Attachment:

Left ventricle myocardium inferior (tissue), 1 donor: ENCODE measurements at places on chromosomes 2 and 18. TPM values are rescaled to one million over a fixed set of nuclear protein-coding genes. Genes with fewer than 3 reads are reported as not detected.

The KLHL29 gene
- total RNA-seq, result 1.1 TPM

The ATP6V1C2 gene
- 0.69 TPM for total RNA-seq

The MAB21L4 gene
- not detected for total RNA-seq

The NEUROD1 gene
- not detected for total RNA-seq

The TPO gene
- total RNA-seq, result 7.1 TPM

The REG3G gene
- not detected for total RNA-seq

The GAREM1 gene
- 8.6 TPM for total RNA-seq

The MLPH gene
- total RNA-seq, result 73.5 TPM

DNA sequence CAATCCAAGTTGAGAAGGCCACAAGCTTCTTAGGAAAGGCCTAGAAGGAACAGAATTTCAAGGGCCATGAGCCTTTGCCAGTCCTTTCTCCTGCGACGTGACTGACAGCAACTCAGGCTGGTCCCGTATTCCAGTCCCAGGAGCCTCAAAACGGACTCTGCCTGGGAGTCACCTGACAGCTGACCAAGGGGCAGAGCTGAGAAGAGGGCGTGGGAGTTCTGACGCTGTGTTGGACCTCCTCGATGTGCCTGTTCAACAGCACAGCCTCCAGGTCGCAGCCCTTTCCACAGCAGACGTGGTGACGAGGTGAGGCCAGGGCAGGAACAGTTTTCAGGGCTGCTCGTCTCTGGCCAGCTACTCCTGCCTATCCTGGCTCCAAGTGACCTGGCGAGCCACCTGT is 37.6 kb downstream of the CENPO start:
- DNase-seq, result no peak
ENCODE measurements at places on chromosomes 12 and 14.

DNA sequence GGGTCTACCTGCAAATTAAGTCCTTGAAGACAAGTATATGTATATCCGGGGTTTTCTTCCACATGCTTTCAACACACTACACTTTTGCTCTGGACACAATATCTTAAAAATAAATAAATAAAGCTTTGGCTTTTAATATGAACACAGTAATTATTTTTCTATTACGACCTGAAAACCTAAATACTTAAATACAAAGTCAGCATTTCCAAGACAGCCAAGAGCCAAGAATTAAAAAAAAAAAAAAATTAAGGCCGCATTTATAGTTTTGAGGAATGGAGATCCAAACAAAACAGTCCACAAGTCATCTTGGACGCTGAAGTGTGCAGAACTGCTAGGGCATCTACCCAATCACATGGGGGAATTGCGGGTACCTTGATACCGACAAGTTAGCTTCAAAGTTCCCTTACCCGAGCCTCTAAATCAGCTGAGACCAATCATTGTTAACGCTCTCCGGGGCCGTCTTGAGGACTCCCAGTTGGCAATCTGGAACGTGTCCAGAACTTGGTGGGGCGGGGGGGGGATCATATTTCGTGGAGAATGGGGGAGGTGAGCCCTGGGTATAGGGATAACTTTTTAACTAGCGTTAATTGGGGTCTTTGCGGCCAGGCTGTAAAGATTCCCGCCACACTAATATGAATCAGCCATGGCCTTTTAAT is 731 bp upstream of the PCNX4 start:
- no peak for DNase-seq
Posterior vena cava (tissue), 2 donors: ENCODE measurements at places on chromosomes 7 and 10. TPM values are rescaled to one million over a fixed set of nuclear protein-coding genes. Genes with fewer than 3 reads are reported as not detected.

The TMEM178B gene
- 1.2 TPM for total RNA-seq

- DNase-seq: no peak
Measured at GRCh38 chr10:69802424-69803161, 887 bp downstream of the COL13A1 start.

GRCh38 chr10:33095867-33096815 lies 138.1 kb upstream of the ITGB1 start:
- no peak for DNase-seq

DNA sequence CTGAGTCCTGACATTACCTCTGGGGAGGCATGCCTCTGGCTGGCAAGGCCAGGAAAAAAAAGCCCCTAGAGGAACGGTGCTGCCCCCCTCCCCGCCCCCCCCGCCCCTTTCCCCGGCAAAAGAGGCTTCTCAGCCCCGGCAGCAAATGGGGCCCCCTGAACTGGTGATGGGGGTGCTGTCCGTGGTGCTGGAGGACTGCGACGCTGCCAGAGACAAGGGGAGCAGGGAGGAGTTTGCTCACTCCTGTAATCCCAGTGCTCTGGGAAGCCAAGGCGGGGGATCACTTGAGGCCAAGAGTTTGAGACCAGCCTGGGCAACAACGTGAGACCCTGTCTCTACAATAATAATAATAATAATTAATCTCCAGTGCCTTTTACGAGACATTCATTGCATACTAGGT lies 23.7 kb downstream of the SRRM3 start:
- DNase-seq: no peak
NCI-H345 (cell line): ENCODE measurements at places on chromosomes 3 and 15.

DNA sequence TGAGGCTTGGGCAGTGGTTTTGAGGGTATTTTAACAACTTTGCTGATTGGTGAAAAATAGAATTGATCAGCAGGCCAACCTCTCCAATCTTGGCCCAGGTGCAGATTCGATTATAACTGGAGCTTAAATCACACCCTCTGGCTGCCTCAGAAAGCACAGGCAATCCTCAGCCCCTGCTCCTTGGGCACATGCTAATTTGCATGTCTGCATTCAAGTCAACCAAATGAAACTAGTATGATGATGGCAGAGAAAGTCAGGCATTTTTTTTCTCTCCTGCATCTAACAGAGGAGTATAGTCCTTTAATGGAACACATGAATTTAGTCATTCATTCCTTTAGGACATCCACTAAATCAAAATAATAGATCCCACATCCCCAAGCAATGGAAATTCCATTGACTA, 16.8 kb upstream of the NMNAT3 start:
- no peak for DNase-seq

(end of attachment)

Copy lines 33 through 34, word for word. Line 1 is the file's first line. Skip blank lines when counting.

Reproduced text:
DNA sequence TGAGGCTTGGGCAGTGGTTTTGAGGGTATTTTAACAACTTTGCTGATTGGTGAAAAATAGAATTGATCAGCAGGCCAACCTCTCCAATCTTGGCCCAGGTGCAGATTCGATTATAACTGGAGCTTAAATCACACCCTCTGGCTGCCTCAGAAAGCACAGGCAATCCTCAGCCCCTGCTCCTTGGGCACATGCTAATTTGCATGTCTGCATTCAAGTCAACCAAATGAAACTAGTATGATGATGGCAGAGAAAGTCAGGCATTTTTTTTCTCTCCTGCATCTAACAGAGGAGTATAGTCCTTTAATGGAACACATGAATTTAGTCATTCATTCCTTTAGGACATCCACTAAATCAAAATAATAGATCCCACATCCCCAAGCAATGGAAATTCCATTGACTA, 16.8 kb upstream of the NMNAT3 start:
- no peak for DNase-seq